Earth Hour: A bust?
Was Earth Hour a bust? So it appeared in the San Fernando Valley of California, as demographically close to Middle America as anywhere.
I stood on my balcony before the witching hour of 8:30 p.m., overlooking a vast landscape of twinkling lights, illuminated apartment buildings, pizza parlors, supermarkets and suburban bungalows.
I waited. Even hoped.
The minutes ticked by. I squinted. Could I see a single light winking off in the distance?
I glanced up the hill behind my house. Every home's lights were ablaze. The outdoor bulbs in the garden of my neighbor, a hairdresser, gleamed defiantly. A bright glow issued from the windows of the neighbor across the street, a hospital technician.
8:40 p.m. ... no change.
9 p.m....no change.
How could this be when the World Wildlife Fund and its PR agencies were churning out press releases about how from Scott Base in Antarctica to the Great Pyramids of Egypt, lights were dimming to demand that something be done about climate change?
A billion people might participate, they had claimed.
Our own Los Angeles Mayor Antonio Villaraigosa had held a news conference proclaiming that L.A. would be one of the signal Earth Hour cities.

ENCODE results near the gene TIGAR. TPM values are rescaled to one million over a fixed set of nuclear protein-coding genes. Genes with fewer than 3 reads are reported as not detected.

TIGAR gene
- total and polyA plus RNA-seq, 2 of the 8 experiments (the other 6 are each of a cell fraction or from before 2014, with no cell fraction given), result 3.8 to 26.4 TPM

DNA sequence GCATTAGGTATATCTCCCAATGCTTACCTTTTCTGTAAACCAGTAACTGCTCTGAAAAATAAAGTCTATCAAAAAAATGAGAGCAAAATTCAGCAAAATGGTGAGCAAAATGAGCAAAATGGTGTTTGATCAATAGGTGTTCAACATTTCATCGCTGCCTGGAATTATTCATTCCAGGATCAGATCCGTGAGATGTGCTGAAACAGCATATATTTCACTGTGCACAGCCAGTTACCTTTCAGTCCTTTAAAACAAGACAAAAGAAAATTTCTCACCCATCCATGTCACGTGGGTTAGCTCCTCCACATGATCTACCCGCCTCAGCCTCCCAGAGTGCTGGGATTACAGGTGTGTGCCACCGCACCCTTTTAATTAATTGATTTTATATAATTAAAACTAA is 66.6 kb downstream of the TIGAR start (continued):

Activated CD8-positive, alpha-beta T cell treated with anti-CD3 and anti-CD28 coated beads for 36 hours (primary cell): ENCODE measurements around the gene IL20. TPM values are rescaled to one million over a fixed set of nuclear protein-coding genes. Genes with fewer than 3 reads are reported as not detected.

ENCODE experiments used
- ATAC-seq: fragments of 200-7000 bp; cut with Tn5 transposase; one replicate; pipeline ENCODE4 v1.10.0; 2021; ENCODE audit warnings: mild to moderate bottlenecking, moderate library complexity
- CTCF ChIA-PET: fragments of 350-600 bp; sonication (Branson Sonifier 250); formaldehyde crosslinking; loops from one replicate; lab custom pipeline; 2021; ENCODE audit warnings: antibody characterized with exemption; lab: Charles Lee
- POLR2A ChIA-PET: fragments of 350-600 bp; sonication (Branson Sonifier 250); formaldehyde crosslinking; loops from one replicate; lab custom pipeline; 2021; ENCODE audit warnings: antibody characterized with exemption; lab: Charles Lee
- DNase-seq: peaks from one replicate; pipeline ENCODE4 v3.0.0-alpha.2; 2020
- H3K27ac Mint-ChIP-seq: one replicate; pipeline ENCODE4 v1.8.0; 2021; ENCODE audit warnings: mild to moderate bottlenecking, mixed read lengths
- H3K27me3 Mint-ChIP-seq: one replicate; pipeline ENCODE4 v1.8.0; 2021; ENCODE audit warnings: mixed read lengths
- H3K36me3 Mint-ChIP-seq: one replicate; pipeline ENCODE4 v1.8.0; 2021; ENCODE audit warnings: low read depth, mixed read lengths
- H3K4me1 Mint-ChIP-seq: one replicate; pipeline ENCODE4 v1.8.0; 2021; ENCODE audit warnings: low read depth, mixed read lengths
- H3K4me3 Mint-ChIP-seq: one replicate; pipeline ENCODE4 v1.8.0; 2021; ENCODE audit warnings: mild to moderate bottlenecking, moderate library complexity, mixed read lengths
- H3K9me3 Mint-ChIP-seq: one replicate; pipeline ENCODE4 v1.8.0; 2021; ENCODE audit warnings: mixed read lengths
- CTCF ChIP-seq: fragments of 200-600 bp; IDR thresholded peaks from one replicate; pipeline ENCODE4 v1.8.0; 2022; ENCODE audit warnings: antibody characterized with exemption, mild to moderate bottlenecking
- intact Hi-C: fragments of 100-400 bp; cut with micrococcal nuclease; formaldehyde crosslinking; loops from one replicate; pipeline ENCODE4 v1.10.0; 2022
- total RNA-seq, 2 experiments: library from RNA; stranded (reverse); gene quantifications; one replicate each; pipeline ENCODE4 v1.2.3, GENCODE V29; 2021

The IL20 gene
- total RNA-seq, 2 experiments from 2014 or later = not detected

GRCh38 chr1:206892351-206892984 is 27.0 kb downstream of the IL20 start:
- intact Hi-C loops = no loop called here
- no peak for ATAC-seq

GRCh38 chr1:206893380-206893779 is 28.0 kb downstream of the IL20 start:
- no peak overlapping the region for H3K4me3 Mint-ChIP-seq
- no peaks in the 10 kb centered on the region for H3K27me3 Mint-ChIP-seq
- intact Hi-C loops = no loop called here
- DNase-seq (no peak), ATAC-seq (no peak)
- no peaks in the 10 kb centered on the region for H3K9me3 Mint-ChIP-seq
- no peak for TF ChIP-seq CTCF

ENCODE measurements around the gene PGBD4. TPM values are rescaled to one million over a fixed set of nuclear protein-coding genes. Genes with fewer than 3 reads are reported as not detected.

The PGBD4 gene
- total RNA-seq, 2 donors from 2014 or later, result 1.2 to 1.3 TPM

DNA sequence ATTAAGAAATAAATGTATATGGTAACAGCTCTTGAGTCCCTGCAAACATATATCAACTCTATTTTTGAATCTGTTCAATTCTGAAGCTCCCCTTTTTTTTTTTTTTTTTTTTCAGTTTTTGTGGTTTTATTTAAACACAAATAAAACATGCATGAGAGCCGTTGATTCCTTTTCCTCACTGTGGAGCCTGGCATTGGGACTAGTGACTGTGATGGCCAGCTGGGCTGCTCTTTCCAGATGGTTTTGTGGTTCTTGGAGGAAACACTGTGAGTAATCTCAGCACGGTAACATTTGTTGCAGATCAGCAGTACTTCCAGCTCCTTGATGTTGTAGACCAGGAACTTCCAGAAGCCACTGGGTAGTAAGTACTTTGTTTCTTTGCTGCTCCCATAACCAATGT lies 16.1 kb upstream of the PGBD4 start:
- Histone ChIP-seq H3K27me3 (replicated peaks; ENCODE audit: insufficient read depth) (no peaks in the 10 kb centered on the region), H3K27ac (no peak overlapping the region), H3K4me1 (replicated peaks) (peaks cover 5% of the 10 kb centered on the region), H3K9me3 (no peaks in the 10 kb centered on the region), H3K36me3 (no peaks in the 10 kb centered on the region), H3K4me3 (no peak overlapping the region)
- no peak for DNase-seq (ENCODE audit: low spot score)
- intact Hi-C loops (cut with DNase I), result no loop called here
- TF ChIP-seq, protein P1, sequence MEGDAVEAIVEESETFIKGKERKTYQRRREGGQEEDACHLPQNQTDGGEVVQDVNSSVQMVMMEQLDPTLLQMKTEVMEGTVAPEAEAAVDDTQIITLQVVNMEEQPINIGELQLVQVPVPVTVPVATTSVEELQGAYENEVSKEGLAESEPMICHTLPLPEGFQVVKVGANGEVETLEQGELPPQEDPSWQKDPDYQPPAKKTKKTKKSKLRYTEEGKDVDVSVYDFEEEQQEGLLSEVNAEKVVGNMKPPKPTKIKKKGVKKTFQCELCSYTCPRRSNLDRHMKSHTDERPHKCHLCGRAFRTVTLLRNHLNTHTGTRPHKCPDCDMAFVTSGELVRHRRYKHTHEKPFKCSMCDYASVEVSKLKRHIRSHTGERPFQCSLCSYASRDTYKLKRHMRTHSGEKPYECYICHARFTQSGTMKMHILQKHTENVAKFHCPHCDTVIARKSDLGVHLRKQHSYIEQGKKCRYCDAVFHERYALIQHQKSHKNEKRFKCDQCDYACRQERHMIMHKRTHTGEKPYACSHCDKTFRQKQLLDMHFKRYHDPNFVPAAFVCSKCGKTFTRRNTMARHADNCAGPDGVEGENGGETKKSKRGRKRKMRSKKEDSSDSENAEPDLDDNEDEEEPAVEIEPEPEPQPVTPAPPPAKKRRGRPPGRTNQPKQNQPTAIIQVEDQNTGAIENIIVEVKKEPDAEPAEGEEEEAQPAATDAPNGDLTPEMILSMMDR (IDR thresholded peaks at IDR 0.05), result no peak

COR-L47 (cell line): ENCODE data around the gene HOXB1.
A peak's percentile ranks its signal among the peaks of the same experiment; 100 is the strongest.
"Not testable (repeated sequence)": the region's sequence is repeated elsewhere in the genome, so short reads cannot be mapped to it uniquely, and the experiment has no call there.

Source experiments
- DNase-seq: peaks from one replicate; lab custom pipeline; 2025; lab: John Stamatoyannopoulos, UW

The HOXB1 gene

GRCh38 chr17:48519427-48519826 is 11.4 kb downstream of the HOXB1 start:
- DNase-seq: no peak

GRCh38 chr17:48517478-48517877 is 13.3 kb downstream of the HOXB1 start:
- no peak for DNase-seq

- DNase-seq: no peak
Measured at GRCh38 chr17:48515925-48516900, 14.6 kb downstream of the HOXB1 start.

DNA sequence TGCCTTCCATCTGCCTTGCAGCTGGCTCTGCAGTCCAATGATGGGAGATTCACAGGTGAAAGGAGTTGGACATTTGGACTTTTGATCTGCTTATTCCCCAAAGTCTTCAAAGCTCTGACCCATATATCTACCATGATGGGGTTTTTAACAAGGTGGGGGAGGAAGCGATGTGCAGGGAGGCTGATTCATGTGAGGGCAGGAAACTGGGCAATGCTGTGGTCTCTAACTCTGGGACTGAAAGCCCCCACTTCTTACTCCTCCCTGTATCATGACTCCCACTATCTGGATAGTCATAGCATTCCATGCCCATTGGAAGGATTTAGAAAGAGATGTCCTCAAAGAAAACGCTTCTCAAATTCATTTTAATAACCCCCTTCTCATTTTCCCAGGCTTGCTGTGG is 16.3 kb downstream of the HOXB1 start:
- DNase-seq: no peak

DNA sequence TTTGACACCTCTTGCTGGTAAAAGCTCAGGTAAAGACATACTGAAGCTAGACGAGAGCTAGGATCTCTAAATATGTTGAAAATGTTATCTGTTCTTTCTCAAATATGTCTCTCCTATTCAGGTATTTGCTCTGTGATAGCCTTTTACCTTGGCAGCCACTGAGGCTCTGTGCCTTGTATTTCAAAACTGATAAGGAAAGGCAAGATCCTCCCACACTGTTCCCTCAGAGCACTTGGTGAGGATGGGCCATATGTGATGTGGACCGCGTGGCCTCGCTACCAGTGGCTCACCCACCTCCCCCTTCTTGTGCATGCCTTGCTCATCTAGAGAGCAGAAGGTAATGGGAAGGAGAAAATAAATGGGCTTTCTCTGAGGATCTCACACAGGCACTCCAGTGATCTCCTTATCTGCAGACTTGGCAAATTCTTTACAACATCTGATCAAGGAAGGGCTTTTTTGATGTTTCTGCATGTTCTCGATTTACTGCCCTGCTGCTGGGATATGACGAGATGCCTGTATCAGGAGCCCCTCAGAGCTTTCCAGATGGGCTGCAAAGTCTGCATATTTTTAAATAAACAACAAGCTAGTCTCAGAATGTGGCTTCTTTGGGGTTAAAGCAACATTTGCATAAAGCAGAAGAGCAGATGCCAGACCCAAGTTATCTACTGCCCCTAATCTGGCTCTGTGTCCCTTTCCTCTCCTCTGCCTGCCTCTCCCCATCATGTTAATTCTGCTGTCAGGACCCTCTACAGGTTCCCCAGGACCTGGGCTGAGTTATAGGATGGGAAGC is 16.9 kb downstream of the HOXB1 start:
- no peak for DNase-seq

I woke up this morning and logged on to Google News. The Associated Press -- admittedly with a Bonn dateline -- was declaring "For environmental activists: the message was clear: Earth Hour was a huge success."
"Last night's message from the masses was loud and clear: Delay no more, real action now!" Kim Carstensen, the leader of WWF's Global Climate Initiative, said in a statement.
What masses was he talking about? Surely not the ones surveyed in that recent Gallup poll showing a major drop in U.S. concern over global warming.
Any thoughts Greenspace readers? Will Earth Hour drive climate change action? Did you turn out your lights for a whole hour? Did your friends? Neighbors?
-- Margot Roosevelt
Photo: Earth Hour spurs lights-out for monuments. Credit: AP / Las Vegas Sun / Los Angeles Times